SampleEcc Staphc Salc Psedc Ecs Staphs Sals Pseds


Statistical differences were analyzed by ANOVA (). Different letters indicate significant differences between the samples on each bacterium (Tukey test pairwise comparison). : mean diameter of inhibition zone (mm) including a diameter of 6 mm well. Ecc: clinical E. coli; Staphc: clinical S. aureus; Staphs: standard S. aureus; Salc: clinical Salmonella typhimurium; Psedc: clinical P. aeruginosa; Ecs: standard E. coli; Sals: standard Salmonella typhimurium; Pseds: standard P. aeruginosa; J: Jimma; Y: Yirgacheffe; Chl.: chloramphenicol (positive control); DW: distilled water (negative control), T: shop coffee; SD: standard deviation.

Concerning S. aureus, on the other hand, Y1 showed the highest activity against both standard () and clinical () strains. These values were significantly higher than the measurements for the rest of the coffee samples. Here also, the activity of the positive control was better against the standard than the clinical strain.

Although all coffee samples effectively inhibited both clinical and standard strains of S. typhimurium, like against the other bacteria, the degree of inhibition was comparable with no statistically significant variation. Here again, the activity of chloramphenicol against the clinical bacterium was slightly lower than the activity against the standard even if the difference was negligible.

Clinical P. aeruginosa was best inhibited by Y1 (). Although the positive control showed activity at a higher concentration (1.5 mg/ml), it had no activity against this bacterium at the recommended test concentration. The inhibition zones of Y1, J1, and J3 against the standard strain of the bacterium were , , and , respectively. Each of these records was significantly higher than all other treatments against the strain.

Overall, it appeared that Y1 was the most potent sample against six of the eight bacterial strains. S. aureus was the most susceptible for all the samples as well as the positive control and E. coli the least. P. aeruginosa was the most resistant to the test concentration of chloramphenicol with a nonmeasurable zone although some coffee extracts exhibited much better inhibitory activity against this bacterium. When the overall performance of the coffee samples of the two regions was compared, those from Y had relatively higher antibacterial activity than those from J concerning the clinical E. coli strain although there was no distinct pattern for others. Notwithstanding the significant difference between the samples from the three sources, the Ethiopian coffee generally has good antibacterial activity.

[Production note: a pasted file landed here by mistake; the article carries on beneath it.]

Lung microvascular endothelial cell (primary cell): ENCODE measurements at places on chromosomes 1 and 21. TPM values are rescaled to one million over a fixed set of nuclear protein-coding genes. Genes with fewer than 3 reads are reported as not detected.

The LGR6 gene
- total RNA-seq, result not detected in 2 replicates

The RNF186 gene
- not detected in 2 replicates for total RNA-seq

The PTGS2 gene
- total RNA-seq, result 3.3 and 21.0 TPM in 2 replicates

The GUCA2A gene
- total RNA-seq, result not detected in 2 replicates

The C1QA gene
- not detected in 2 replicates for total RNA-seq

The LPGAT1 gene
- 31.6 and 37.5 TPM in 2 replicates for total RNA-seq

The lowest MIC (15.62 mg/ml) was against S. aureus, for both the standard and clinical strains. Against the rest of the bacteria, the value was 31.25 mg/ml. Similarly, the lowest MBC (31.25 mg/ml) was for S. aureus and for others, it was 62.50 mg/ml (Table 2).

BacteriaMIC (mg/ml)MBC (mg/ml)


Ecc: E. coli clinical; Ecs: E. coli standard; Stc: S. typhimurium clinical; Sts: S. typhimurium standard; Sac: S. aureus clinical; Sas: S. aureus standard; Pac: P. aeruginosa clinical; Pas: P. aeruginosa standard; MIC: minimum inhibitory concentration; Y1r: Yirgacheffe sample 1 roasted.
3.2. Antioxidant Activity and Content

In the antioxidant activity test, the IC50 of green coffee (Y1g) was 167.426 μg/ml (Table 3) whereas that of the roasted same type (Y1r) was higher (294.710 μg/ml).

Concentration (μg/ml)% IC50


IC50: 50% inhibitory concentration; % : percentage inhibition; Aa: ascorbic acid; Y1g: Yirgacheffe 1 green; Y1r: Yirgacheffe 1 roasted.

All coffee samples including those from the shop possessed considerable antioxidant content. This is true even for extracts at the lowest concentration. Nevertheless, all green coffee samples appeared to have slightly higher DPPH scavenging activity compared to their roasted counterparts. J3g had the lowest content compared to all other green coffee samples. Among the roasted samples, the highest was shown by Y3r whereas T the least (Table 4). The sample with the highest antibacterial activity (Y1) was also among those with the highest antioxidant activity.

SampleAEAC (μg/ml)


AEAC: ascorbic acid equivalent antioxidant content; J1g: Jimma 1 green; J1r: Jimma 1 roasted; J2g: Jimma 2 green; J2r: Jimma 2 roasted; J3g: Jimma 3 green; J3r: Jimma 3 roasted; Y1g: Yirgacheffe 1 green; Y1r: Yirgacheffe 1 roasted; Y2g: Yirgacheffe 2 green; Y2r: Yirgacheffe 2 roasted; Y3g: Yirgacheffe 3green; Y3r: Yirgacheffe 3 roasted; T: shop coffee.

4. Discussion